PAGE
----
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Why Psychological Safety Matters 

Psychological Safety has gained attention in the workplace for good reasons. It matters. It impacts everything from the bottom line to staff wellbeing and aspirations. 

Psychological safety matters because:

  • Team members feel more engaged and motivated – what they do seems to matter and they can speak up without fear of reprisal. 
  • Morale, productivity and team effectiveness depend on it. 
  • It enables better wellbeing – stressors and pressure are managed better.  
  • In turn, this helps to build trust which leads to better productivity. 
  • It is a fundamental requirement for optimising diversity and inclusion. 

An “unsafe” culture undermines the ability to thrive and grow. 

Harvard Professor, Amy Edmundson described Psychological Safety like this: 

“ …. creates a team climate where people are encouraged to take risks fearlessly and nurtures mutual trust, support and respect. As a result, employees do not feel the need to censor themselves before talking and are not afraid to speak up.” 

So, how can leaders optimise Psychological Safety? 

Psychological Safety generally requires two things: 

  1. An environment/culture which allows us to be psychologically safe. This is the responsibility of leaders and managers. The mental toughness concept, and measure, is an excellent framework for enabling good attitudes and behaviours. The mental approach of team members to the task and each other greatly influences the environment for all team members. We can all make a difference here. 

2. The individual response to the environment. As desirable as creating a psychologically safe environment is, we can either have that environment or should learn to cope or deal with threats and issues where there is a gap in psychological safety. We need to deal with reality which is rarely perfect. 

Both approaches require that we are self-aware of our mental approaches to the situation, the task, the team and the individuals in the team. 

Our mental toughness is a significant determinant here. 

The 4Cs Mental Toughness concept, which describes how we think – our internal mental responses when we are confronted by events, can be useful here in several ways.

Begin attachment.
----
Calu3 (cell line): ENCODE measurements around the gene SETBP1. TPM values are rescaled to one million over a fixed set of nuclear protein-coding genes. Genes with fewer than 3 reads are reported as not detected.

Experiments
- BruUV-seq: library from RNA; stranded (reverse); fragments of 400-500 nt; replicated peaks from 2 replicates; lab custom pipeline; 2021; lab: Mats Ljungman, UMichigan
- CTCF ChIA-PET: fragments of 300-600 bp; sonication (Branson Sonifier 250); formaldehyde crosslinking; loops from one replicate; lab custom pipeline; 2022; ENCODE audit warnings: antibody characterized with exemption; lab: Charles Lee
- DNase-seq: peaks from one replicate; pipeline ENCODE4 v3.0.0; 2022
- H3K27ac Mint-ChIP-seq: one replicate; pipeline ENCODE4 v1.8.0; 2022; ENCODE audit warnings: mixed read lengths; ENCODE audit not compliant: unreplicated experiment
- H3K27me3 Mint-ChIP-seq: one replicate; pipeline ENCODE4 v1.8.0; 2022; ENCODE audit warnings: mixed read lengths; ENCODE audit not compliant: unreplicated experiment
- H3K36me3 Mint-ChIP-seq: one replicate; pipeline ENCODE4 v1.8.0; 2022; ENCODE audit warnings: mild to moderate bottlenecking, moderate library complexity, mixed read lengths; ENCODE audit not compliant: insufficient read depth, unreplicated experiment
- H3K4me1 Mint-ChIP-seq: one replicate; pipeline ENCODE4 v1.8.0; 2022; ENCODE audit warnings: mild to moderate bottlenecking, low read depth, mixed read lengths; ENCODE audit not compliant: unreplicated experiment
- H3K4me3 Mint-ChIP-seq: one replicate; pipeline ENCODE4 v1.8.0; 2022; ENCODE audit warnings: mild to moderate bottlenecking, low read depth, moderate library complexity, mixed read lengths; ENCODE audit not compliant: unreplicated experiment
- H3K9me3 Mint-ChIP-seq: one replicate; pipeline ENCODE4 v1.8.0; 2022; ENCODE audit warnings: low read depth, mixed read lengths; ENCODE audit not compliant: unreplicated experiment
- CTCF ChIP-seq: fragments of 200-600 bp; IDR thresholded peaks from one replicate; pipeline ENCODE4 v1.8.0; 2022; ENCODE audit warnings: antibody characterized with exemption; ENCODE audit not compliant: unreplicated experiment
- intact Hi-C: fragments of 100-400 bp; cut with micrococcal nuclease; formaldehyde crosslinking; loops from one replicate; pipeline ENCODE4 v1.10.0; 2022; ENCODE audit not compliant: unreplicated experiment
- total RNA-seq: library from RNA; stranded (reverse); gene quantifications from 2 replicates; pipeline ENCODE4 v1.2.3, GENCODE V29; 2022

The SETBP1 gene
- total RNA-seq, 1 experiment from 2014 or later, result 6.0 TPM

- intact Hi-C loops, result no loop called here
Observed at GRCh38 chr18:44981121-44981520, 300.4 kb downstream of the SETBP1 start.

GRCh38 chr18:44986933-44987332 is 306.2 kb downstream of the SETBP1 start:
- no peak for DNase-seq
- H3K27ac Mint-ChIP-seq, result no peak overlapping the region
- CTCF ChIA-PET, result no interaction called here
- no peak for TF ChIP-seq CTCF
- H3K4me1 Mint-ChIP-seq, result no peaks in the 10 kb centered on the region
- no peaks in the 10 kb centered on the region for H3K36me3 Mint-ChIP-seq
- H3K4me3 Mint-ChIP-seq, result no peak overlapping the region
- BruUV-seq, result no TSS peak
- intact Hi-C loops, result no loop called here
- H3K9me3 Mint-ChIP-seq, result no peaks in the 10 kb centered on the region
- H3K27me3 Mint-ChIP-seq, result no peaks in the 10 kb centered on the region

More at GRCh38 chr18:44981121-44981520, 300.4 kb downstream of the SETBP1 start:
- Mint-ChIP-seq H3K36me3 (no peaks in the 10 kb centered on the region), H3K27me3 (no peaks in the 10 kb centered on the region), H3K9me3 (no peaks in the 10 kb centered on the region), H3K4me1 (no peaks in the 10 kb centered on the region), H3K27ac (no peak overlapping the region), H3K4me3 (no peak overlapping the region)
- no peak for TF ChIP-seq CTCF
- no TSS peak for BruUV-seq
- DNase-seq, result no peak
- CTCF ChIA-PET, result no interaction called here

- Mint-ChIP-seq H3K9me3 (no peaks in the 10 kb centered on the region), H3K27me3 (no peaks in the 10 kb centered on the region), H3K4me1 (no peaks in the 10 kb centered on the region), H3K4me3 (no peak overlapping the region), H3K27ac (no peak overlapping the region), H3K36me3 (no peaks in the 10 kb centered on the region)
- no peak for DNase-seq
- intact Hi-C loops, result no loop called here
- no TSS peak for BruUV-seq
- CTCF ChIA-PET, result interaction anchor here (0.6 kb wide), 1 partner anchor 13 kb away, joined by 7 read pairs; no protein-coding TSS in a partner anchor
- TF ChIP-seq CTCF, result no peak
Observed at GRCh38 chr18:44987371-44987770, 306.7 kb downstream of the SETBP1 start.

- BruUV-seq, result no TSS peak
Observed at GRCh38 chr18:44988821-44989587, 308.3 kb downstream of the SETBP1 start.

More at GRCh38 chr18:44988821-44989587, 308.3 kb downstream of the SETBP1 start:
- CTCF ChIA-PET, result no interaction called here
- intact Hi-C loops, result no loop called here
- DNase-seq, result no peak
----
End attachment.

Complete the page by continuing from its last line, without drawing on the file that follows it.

Firstly, it provides a framework through which we can understand psychological safety. It helps to better understand that our mental responses to events come from a complex variety of sources, and often these come in combination.  

This is important for creating self-awareness about why, or why not, we can enjoy psychological safety. This will be different for each of us. 

The figure below shows how each element of our mental toughness can impact on our responses as leaders and the responses of others who work in the world they create. 

What does good psychological safety look like:

What does good psychological safety look like

The Mental Toughness concept is fundamentally important. From the time of Plato, who described it as Fortitude, to the present day, we have always known it to be important in our attitude to life and to events. Until recently it has been difficult to define and, as a result, we have not been able to apply it effectively. 

The eight-factor 4Cs Mental Toughness concept brings that clarity that leaders and practitioners can use confidently to address helping people to perform at their best. 

An important contributor to Diversity and Inclusion, it widens our understanding to embrace engagement with all even when they do not think the same way we do.

For information about the Mental Toughness concept (and other AQR materials) and for becoming a licensed user of the MTQ suite of measures contact: The MTQPlus measure is available in fourteen languages, accessible to more than 2/3rds of the world’s population. Completion of the AQR Licensed user training programme is recognised by EMCC and ICF for CPD purposes.